Which leaves us—where? Between a rock and a hard place, anyway. All but Hegel’s most abject admirers are (at least secretly) embarrassed by his philosophy of nature. It takes a strong man to read, for example, that “the celestial bodies only appear to be independent of each other” without blanching. A peek into that part of Hegel’s oeuvre is the quickest way to highlight Kierkegaard’s point: the discrepancy between pretension and achievement is like Falstaff’s dishonesty: “gross as a mountain, open, palpable.” The formidable difficulty of Hegel’s writings might make it seem that one must be extensively trained in philosophy to answer him effectively. But this, Kierkegaard wrote, “is by no means the case. All that is needed is sound common sense, a fund of humor, and a little Greek ataraxy [tranquillity].” Of course, it is not without irony that those homely things— common sense, humor, and tranquillity— may be in even shorter supply these days than the sort of dialectical prowess that playing with Hegel’s philosophy requires.

A second reason to read Hegel has to do with that treacherousness. Just as doctors learn a lot about health by studying diseases, so we can learn a lot about philosophical health by studying Hegel. As Russell noted, Hegel “epitomized better than anyone a certain kind of philosophy.” It wasn’t, Russell thought, a good kind of philosophy—he believed that “almost all of Hegel’s doctrines are false”—but it vividly illustrated the mental consequences of looking at the world in the peculiar way that Hegel’s philosophy teaches us to.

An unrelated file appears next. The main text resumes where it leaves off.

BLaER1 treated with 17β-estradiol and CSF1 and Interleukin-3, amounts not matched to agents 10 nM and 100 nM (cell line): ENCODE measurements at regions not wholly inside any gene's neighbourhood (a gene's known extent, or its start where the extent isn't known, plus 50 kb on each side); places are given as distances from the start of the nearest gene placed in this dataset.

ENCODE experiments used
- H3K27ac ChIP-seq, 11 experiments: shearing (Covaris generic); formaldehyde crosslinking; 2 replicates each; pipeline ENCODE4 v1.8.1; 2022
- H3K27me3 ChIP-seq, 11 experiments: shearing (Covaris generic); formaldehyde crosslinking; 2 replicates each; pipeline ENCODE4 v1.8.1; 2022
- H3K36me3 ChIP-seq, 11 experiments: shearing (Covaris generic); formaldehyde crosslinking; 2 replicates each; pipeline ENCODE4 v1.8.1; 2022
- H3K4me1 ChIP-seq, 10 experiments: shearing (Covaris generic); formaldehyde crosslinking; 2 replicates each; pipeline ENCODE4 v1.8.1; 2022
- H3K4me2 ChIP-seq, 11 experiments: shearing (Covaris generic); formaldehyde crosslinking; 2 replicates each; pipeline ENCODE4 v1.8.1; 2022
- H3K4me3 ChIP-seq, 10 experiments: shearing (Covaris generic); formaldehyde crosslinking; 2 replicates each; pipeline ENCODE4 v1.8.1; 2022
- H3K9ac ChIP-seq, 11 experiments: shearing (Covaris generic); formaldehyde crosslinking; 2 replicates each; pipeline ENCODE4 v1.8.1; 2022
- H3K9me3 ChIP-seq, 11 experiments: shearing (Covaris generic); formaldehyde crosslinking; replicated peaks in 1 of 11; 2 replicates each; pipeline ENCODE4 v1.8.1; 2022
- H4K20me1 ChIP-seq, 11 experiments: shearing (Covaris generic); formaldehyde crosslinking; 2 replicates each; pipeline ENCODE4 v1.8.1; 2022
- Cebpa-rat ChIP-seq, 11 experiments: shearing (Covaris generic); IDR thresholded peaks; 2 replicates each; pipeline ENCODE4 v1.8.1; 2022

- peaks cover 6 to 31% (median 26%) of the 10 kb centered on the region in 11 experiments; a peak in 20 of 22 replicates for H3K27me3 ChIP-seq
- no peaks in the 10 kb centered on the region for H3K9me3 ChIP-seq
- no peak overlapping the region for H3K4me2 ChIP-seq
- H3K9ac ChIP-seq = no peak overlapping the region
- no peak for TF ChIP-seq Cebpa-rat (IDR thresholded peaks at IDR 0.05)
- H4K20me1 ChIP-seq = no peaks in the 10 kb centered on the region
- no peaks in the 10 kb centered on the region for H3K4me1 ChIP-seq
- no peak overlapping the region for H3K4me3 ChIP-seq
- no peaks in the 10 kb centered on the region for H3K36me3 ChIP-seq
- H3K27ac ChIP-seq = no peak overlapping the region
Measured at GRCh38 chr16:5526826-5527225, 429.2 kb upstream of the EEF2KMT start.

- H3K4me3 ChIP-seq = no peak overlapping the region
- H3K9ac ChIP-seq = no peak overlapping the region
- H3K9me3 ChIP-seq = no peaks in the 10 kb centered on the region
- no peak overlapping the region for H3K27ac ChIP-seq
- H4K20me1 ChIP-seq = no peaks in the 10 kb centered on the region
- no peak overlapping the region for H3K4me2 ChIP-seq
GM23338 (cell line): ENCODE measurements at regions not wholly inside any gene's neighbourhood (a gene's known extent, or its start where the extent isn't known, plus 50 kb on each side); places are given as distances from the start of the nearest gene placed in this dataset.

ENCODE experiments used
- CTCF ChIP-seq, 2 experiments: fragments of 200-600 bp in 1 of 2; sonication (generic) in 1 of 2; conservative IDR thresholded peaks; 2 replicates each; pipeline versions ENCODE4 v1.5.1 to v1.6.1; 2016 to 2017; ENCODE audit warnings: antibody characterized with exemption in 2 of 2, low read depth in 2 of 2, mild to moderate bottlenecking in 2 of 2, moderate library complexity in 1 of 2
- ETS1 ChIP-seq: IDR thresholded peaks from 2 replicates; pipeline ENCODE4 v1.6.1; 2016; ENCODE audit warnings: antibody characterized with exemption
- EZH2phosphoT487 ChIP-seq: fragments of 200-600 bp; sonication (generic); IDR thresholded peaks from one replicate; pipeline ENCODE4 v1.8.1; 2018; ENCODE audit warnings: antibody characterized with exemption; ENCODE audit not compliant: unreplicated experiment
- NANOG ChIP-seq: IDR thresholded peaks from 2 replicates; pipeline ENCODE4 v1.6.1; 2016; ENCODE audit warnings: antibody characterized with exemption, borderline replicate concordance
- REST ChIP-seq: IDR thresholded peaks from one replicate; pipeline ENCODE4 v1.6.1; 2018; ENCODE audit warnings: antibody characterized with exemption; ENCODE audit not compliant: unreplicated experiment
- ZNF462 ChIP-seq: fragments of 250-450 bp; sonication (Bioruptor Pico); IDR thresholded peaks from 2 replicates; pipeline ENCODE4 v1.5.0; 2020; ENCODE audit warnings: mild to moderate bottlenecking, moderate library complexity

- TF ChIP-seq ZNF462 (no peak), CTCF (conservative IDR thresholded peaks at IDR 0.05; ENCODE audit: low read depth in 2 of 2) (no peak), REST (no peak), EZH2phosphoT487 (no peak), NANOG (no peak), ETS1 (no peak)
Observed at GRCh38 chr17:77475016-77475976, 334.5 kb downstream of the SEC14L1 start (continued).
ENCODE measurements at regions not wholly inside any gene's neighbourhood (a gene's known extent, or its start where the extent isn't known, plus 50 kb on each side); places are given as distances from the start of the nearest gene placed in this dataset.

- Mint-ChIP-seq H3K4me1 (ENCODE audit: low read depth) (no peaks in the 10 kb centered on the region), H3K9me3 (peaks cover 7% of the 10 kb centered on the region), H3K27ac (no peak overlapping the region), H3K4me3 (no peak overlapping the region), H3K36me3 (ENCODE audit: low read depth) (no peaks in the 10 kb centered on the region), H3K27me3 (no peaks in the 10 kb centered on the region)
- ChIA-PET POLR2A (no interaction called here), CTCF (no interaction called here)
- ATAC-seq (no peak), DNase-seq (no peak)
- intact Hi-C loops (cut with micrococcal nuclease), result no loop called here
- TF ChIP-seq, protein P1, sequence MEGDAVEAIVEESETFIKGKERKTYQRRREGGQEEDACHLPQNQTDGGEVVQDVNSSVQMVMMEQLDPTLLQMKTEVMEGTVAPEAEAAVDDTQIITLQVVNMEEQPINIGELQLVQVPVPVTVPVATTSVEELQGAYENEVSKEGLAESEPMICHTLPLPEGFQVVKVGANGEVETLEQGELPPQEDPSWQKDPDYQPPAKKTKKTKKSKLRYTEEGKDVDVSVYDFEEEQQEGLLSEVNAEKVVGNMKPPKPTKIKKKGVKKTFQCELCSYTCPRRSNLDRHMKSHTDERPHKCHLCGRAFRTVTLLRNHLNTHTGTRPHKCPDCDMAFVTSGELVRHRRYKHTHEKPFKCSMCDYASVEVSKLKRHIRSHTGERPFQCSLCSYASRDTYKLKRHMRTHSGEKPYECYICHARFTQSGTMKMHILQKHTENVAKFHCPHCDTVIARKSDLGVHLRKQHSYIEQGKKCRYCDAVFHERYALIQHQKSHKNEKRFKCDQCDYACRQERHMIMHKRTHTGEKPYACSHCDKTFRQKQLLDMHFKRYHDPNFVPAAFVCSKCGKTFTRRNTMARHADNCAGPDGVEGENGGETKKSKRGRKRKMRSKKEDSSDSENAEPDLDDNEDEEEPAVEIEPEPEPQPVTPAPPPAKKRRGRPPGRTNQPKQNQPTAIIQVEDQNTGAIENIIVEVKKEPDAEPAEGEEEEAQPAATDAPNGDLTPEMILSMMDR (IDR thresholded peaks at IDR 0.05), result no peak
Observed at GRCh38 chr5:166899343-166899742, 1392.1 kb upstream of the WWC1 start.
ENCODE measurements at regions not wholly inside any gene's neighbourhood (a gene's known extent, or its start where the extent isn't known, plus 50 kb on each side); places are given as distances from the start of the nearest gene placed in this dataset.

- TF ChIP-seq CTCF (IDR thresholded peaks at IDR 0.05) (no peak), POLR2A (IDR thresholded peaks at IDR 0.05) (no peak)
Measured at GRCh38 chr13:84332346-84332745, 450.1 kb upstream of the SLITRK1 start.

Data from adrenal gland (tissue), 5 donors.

A third reason to read Hegel is his influence, which everybody—friend as well as foe—admits was enormous. “No philosopher since 1800,” Walter Kaufmann wrote in his 1965 appreciation of Hegel, “has had more influence.” That influence took several different directions, of which I will mention three. In the first place, Hegel’s writings, especially the Phenomenology and the Philosophy of Right (1820), were a definitive influence on the philosophy of Karl Marx and, through him, on Lenin and Stalin and on Marxism in general. It is true that Marx devoted many pages to criticizing Hegel’s philosophy. But he firmly embraced Hegel’s view of history as a realm of ineluctable dialectical progress—progress, that is to say, which is necessary, i.e., inevitable, and which proceeds by continuous negation. As the philosopher Louis Dupré put it, Marx accepted the method of Hegel’s philosophy while discarding its content. One often hears that Marx attempted to “stand Hegel on his head.” What Marx actually said (in Capital) was that Hegel’s idealism left his dialectic “standing on its head. It must be turned right side up again, if you would discover the rational kernel within the mystical shell.”

A third reason to read Hegel is his influence, which everybody—friend as well as foe—admits was enormous.

Just how “rational” Marx’s appropriation of Hegel turned out to be, we now know. The murderous legacy of Marxism cannot be laid at Hegel’s door—except, perhaps, insofar as Hegel’s philosophy unfits the mind for exercising serious criticism. Marx never tired of excoriating Hegel for his “mystification.” Quite right, too. But Marx took on board a particularly noxious piece of mystification when he swallowed Hegel’s dialectic. As George Santayana noted in Egotism in German Philosophy (1916; rev. ed. 1939), implicit in Hegel’s dialectic is a monstrous piece of “egotism” that presupposes the preposterous effort of “making things conform to words, not words to things.”


Users browsing this thread: 1 Guest(s)